Two former councillors, with more than 70 years of service to the community, have been awarded the title of Honorary Alderman in recognition of their commitment to the people of Rushmoor.
At an extraordinary council meeting, John Marsh (43 years), and Terry Bridgeman (30 years), became members of a select band of people who have been awarded the title since the formation of Rushmoor Borough Council in 1974.
Mr Marsh was first elected in 1976.
He was Leader of the Council from 2000 to 2004 and served as Mayor of Rushmoor on three separate occasions.
Mr Marsh’s proposer, Councillor Jessica Auton, said: “John is from the golden age of councillors who loved to get out and meet people, and is much loved by residents for his dedicated service.
“He has lived in Farnborough since he attended Farnborough College of Technology at the start of his engineering career in 1965 and is immensely proud of our town and honoured to serve as part of the council for so many years. While the role has changed hugely, John has always been a champion for residents and been firm but fair as a council member."
Mr Bridgeman first joined the council in 1979 as a Heron Wood councillor and has served as Chairman of the Health and Housing committee and Vice Chairman of the Environmental and Community Services Committee, among many different appointments. He was Mayor of Rushmoor in 2013/14.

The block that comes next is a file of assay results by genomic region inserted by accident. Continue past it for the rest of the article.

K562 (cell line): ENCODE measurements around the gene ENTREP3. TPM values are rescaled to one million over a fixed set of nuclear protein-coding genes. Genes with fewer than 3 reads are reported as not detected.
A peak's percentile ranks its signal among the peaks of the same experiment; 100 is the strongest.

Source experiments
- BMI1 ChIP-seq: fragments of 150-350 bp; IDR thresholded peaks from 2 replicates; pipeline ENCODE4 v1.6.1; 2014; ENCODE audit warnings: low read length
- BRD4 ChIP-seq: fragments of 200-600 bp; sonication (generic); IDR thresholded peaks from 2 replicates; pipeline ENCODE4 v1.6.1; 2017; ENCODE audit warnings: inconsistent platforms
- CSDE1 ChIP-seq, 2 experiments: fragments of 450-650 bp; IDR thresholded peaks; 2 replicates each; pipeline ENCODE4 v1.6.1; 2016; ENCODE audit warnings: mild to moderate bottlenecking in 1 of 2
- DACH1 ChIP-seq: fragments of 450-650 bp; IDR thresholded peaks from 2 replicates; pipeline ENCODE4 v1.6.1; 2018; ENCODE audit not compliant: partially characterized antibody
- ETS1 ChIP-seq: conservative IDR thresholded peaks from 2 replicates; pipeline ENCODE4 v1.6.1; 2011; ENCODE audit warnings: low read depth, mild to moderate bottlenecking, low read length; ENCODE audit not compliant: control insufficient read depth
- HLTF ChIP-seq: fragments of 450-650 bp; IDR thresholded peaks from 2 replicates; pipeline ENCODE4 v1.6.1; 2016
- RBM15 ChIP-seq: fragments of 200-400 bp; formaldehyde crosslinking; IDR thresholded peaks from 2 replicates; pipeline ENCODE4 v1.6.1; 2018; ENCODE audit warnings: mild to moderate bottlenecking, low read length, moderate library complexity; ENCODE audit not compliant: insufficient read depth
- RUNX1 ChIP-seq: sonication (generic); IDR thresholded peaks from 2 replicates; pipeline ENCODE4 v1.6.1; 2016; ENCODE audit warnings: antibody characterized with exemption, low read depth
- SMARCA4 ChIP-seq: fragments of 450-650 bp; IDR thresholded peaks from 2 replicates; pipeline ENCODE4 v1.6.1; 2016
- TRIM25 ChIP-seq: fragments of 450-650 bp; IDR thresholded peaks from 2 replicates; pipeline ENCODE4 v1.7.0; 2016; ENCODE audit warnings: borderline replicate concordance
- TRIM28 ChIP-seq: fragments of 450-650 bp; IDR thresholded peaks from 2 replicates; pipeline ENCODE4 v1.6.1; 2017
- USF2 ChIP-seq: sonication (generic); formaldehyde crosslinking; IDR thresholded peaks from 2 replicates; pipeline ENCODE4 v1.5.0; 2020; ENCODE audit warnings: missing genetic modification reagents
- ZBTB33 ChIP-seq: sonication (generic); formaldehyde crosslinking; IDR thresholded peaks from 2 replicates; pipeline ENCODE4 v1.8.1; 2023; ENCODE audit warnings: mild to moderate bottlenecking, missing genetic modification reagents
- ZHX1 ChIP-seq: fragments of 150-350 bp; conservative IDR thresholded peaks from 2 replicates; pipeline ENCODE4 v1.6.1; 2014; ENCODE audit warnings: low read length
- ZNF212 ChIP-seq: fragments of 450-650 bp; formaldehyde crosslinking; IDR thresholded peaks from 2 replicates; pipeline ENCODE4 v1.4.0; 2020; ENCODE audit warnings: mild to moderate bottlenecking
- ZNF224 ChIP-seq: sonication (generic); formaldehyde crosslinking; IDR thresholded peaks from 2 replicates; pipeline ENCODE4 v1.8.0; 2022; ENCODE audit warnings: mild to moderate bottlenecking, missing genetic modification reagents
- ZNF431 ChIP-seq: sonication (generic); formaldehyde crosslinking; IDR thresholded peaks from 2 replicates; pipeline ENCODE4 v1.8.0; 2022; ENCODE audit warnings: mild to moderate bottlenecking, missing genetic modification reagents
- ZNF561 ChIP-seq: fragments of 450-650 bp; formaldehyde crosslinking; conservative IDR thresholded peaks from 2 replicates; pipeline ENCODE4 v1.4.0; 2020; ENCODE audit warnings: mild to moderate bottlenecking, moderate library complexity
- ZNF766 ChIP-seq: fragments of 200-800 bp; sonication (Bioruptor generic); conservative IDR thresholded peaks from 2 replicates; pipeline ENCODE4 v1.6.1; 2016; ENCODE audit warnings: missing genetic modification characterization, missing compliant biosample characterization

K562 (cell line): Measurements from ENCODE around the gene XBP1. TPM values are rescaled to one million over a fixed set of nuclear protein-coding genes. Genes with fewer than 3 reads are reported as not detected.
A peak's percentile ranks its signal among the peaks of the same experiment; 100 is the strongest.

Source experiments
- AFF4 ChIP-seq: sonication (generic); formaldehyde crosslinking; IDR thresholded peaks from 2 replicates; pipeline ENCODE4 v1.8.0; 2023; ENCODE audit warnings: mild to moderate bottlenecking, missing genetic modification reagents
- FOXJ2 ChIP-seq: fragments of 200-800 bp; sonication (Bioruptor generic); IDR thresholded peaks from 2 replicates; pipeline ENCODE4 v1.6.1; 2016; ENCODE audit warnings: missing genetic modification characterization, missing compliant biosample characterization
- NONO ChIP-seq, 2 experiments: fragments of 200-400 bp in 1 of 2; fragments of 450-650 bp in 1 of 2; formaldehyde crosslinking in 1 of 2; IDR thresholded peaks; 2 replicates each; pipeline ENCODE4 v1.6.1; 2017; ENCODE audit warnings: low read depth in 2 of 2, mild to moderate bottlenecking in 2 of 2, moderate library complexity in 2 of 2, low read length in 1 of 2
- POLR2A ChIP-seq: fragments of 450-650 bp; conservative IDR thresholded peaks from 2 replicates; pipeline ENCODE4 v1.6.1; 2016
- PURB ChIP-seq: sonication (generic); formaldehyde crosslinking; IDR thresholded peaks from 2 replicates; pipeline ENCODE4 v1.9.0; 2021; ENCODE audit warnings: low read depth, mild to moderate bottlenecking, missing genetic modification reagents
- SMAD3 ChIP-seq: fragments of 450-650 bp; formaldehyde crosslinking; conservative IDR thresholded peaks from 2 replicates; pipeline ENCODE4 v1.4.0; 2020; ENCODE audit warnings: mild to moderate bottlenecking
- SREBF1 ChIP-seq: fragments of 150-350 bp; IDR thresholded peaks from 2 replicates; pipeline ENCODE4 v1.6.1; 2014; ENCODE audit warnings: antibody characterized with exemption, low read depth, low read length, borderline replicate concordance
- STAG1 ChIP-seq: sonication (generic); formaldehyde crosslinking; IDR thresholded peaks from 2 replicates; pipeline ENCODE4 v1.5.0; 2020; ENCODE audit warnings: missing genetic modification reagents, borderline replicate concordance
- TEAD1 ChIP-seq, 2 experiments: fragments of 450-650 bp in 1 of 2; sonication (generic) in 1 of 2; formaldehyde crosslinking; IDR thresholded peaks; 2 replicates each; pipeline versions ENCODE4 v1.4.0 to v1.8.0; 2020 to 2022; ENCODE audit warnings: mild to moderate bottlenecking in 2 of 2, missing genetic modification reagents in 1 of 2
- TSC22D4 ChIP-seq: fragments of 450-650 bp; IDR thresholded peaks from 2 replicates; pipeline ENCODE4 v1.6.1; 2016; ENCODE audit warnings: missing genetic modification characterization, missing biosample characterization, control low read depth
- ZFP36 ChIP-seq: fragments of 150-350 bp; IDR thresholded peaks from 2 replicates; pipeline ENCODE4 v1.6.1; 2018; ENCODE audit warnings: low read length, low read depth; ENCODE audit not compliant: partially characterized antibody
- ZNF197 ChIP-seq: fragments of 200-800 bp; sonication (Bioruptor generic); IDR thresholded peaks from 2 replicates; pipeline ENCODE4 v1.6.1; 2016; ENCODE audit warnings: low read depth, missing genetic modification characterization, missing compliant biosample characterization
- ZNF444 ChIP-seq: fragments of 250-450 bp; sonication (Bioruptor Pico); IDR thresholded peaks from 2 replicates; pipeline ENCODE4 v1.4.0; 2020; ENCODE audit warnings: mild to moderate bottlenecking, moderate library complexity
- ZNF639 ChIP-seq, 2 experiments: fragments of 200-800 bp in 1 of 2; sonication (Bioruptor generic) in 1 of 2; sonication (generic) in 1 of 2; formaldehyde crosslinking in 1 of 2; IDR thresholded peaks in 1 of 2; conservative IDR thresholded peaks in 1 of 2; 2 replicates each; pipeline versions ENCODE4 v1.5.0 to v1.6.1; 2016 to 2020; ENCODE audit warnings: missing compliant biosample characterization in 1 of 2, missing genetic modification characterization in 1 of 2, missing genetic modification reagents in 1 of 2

Mr Bridgeman’s proposer, Councillor Christine Guinness, said: “Terry was always very proud to represent the area where he grew up. While his wit, erudition and eloquence would not be out of place in Parliament – which he stood for twice - he never forgot his roots. His family ties to the ward were vividly illustrated in one election when Terry had ten Bridgemans sign his nomination papers!
“Times have changed a lot since Terry started out as a councillor, but his dedication to our area and to public service has never wavered.”
The Mayor of Rushmoor, Councillor Clive Grattan, congratulated them both and presented each of them with a scroll and medal.
Aldermen are elected by councillors and the title is used by both men and women. As Honorary Alderman both can attend council meetings but do not have any voting powers.